Conditions were now beginning to deteriorate with a mass of cloud forming over the task area and particularly to the west on the sea breeze. May be we could run the sea breeze at high speed, this was not to be the case. With climbs only under every third of fourth cloud. Bringing the speed back to 110. The sea breeze was now getting close to the next turning point Dalwalinu and was moving in fast. I got into Dalwalinu at 6300 with the last cloud as the sea breeze was to cut it off and signed the end of the day for James who was some considerable distance behind me.
With 170K to get home it was time for some major decisions do I risk running the sea breeze front that appeared unreliable and confirmed by James. So I headed further off track to the east to obtain better trough conditions. After a glide of 30 K with no lift and the feeling that this may be another failed attempt from nowhere I stumbled into 5.8-knot climb that went to 11,000 ft and cloud base for the first time in the day. This was enough to get the 1000k but not enough to get home. I would take anything that would give me the extra 3000-ft to get home. The track home took me 40 k off track passing over Cadoux where 1.8 knots gave me an extra 4500ft plenty to get home 1500ft in reserve so I thought. I decided to best glide home and save the 1500ft just in case as the sea breeze was lifting dust. The final glide went well until just past the 1000k mark when James who had had to fly 35k into the sea breeze and try to get back under the cu radioed to say that he was out landing at Kalannie about 60k???? east of track, achieving 922K and breaking his old standard class record. had kept the 1500ft extra until 36k out when the head wind from the sea breeze began to take effect. I used up 1600ft of my 1500ft and floated over the strip at 600ft, and straight into circuit after nine hours and forty-four minutes on track.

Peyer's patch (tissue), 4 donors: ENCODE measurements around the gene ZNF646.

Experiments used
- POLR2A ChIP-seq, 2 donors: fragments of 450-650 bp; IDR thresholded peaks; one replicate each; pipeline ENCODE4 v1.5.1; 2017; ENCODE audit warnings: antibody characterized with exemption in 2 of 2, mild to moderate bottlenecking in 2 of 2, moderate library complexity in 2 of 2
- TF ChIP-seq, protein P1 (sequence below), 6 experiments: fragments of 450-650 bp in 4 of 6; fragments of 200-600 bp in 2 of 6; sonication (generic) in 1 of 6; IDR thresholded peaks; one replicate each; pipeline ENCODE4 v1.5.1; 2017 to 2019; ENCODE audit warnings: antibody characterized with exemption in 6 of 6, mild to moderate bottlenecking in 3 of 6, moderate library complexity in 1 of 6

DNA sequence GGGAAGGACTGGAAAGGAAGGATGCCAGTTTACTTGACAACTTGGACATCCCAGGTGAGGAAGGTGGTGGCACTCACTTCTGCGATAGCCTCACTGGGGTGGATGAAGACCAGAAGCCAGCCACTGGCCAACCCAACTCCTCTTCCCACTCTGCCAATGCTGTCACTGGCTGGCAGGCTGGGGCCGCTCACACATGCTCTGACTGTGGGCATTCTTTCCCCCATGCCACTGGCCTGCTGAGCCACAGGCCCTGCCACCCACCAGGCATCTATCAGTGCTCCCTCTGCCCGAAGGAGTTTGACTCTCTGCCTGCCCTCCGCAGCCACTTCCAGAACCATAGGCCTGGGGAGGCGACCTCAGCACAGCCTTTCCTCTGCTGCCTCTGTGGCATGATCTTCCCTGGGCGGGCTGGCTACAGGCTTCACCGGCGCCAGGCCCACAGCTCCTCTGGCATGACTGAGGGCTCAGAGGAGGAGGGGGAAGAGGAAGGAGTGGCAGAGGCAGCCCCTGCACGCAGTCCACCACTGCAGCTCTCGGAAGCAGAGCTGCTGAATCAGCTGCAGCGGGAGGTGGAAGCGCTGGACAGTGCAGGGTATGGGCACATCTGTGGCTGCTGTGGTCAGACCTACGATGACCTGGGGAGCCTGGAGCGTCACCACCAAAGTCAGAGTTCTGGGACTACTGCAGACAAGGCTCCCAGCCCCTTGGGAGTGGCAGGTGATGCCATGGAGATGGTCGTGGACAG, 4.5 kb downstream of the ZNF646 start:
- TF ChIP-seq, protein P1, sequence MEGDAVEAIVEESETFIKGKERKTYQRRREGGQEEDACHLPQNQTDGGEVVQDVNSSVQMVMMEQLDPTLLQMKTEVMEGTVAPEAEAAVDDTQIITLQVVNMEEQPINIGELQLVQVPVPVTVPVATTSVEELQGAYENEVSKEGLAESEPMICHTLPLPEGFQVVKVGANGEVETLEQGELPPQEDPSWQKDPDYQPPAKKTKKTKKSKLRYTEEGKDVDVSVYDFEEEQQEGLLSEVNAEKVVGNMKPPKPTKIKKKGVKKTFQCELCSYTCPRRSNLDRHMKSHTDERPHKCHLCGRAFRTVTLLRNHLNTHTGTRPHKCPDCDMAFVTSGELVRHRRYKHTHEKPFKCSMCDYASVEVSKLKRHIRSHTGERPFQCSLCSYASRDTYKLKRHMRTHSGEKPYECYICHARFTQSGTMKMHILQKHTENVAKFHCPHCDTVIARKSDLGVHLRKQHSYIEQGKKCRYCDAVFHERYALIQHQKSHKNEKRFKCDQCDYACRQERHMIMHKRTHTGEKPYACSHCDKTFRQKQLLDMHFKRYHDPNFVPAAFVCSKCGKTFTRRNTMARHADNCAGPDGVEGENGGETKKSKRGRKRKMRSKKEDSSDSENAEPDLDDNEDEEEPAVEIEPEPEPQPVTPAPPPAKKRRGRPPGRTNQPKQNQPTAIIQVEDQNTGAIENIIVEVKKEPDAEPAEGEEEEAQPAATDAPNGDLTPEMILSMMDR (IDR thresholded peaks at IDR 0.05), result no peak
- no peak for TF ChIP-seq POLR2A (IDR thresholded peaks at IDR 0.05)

Flight statistics:

Total time 10h 9min

On task 9h 44min

Distance 1033km

Best average climb 8.8 knt

Average for the day 4.4knt

Speed 106 Kph

Wing loading 42 kg/sq/m

Ballast 80 liters all the way

Flights from Cunderdin 15 -16 December

298km Astir CS - Gina Rocket

300km Ka 6BR - Kevin Saunders

4 x 500km

600k Jantar Std.2 - Denis McNeil

750km Pic 20 E - Bob Smoothy

922km SZD 55 - James Cooper

1033 DG 200 - Andrew Repton

A lot when the met man said stay at home.

Lessons learnt on the day.

1) Vital that you get a climb early to ensure progress when other gliders are higher up, in other words stop and be patient to gain extra height reducing the probability of being in the weeds early on and thus being forced to take anything.
2) Don't give up unless it is really obvious that the sea breeze is going to stop thermal activity. James and I flew for four hours after the Beverley gliders went for home.
3) Turn the radio off as over a long flight on a good day the excessive radio chatter can flatten the battery at a time when it is most required.
4) Don't have a too height wing loading as it will not gain later in the day what is lost early.
5) Be ready to launch early, very early. Be in the air by 9:00 latest.
6) Be prepared to land on the first glide out.
7) Top up with small irregular climbs early in the day to keep the pressure off in needing to spend a long time in one thermal that makes you feel you are not making progress, this keeps a rhythm going.

Andrew was the 27th Australian pilot to achieve this task no mean feat.


SZD-55 in action